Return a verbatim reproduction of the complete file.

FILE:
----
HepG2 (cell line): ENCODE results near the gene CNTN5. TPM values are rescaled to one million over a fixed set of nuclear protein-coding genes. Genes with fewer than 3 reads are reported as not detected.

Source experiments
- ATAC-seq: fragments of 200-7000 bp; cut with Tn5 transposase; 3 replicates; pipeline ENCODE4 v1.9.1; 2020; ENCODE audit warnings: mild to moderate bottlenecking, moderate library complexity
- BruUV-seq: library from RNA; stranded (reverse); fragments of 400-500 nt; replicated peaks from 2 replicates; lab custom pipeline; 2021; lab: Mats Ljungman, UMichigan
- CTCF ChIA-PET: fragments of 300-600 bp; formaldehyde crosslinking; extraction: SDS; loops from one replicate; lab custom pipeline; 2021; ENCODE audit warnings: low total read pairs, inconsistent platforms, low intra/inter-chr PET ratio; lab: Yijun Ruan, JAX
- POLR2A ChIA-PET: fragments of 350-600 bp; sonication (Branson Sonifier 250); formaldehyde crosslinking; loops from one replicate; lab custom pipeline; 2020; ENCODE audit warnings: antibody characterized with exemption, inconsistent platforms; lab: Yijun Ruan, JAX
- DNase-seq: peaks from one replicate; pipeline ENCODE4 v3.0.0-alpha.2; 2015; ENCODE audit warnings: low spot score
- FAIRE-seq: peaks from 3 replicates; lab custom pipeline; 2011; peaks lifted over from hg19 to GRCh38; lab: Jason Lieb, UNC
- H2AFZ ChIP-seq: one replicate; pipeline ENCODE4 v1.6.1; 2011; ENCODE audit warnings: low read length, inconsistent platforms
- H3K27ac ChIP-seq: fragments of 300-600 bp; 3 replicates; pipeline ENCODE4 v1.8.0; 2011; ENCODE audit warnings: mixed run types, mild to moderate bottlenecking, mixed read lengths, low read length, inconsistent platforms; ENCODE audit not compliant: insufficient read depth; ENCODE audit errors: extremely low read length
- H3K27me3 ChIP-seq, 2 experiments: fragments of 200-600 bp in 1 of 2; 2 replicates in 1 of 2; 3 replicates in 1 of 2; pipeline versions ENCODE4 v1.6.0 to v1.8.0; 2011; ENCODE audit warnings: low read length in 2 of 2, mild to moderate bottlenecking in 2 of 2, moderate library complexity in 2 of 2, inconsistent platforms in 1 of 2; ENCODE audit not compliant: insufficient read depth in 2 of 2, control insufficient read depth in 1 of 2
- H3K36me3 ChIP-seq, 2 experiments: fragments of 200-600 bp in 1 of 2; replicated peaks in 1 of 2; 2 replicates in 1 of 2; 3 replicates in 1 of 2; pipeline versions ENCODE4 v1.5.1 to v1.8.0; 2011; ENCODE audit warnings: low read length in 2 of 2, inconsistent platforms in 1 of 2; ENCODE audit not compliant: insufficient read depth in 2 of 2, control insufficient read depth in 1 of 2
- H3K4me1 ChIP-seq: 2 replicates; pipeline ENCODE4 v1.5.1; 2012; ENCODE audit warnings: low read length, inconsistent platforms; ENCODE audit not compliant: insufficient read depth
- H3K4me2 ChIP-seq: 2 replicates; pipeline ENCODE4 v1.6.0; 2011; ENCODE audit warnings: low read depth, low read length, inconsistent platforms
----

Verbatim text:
HepG2 (cell line): ENCODE results near the gene CNTN5. TPM values are rescaled to one million over a fixed set of nuclear protein-coding genes. Genes with fewer than 3 reads are reported as not detected.

Source experiments
- ATAC-seq: fragments of 200-7000 bp; cut with Tn5 transposase; 3 replicates; pipeline ENCODE4 v1.9.1; 2020; ENCODE audit warnings: mild to moderate bottlenecking, moderate library complexity
- BruUV-seq: library from RNA; stranded (reverse); fragments of 400-500 nt; replicated peaks from 2 replicates; lab custom pipeline; 2021; lab: Mats Ljungman, UMichigan
- CTCF ChIA-PET: fragments of 300-600 bp; formaldehyde crosslinking; extraction: SDS; loops from one replicate; lab custom pipeline; 2021; ENCODE audit warnings: low total read pairs, inconsistent platforms, low intra/inter-chr PET ratio; lab: Yijun Ruan, JAX
- POLR2A ChIA-PET: fragments of 350-600 bp; sonication (Branson Sonifier 250); formaldehyde crosslinking; loops from one replicate; lab custom pipeline; 2020; ENCODE audit warnings: antibody characterized with exemption, inconsistent platforms; lab: Yijun Ruan, JAX
- DNase-seq: peaks from one replicate; pipeline ENCODE4 v3.0.0-alpha.2; 2015; ENCODE audit warnings: low spot score
- FAIRE-seq: peaks from 3 replicates; lab custom pipeline; 2011; peaks lifted over from hg19 to GRCh38; lab: Jason Lieb, UNC
- H2AFZ ChIP-seq: one replicate; pipeline ENCODE4 v1.6.1; 2011; ENCODE audit warnings: low read length, inconsistent platforms
- H3K27ac ChIP-seq: fragments of 300-600 bp; 3 replicates; pipeline ENCODE4 v1.8.0; 2011; ENCODE audit warnings: mixed run types, mild to moderate bottlenecking, mixed read lengths, low read length, inconsistent platforms; ENCODE audit not compliant: insufficient read depth; ENCODE audit errors: extremely low read length
- H3K27me3 ChIP-seq, 2 experiments: fragments of 200-600 bp in 1 of 2; 2 replicates in 1 of 2; 3 replicates in 1 of 2; pipeline versions ENCODE4 v1.6.0 to v1.8.0; 2011; ENCODE audit warnings: low read length in 2 of 2, mild to moderate bottlenecking in 2 of 2, moderate library complexity in 2 of 2, inconsistent platforms in 1 of 2; ENCODE audit not compliant: insufficient read depth in 2 of 2, control insufficient read depth in 1 of 2
- H3K36me3 ChIP-seq, 2 experiments: fragments of 200-600 bp in 1 of 2; replicated peaks in 1 of 2; 2 replicates in 1 of 2; 3 replicates in 1 of 2; pipeline versions ENCODE4 v1.5.1 to v1.8.0; 2011; ENCODE audit warnings: low read length in 2 of 2, inconsistent platforms in 1 of 2; ENCODE audit not compliant: insufficient read depth in 2 of 2, control insufficient read depth in 1 of 2
- H3K4me1 ChIP-seq: 2 replicates; pipeline ENCODE4 v1.5.1; 2012; ENCODE audit warnings: low read length, inconsistent platforms; ENCODE audit not compliant: insufficient read depth
- H3K4me2 ChIP-seq: 2 replicates; pipeline ENCODE4 v1.6.0; 2011; ENCODE audit warnings: low read depth, low read length, inconsistent platforms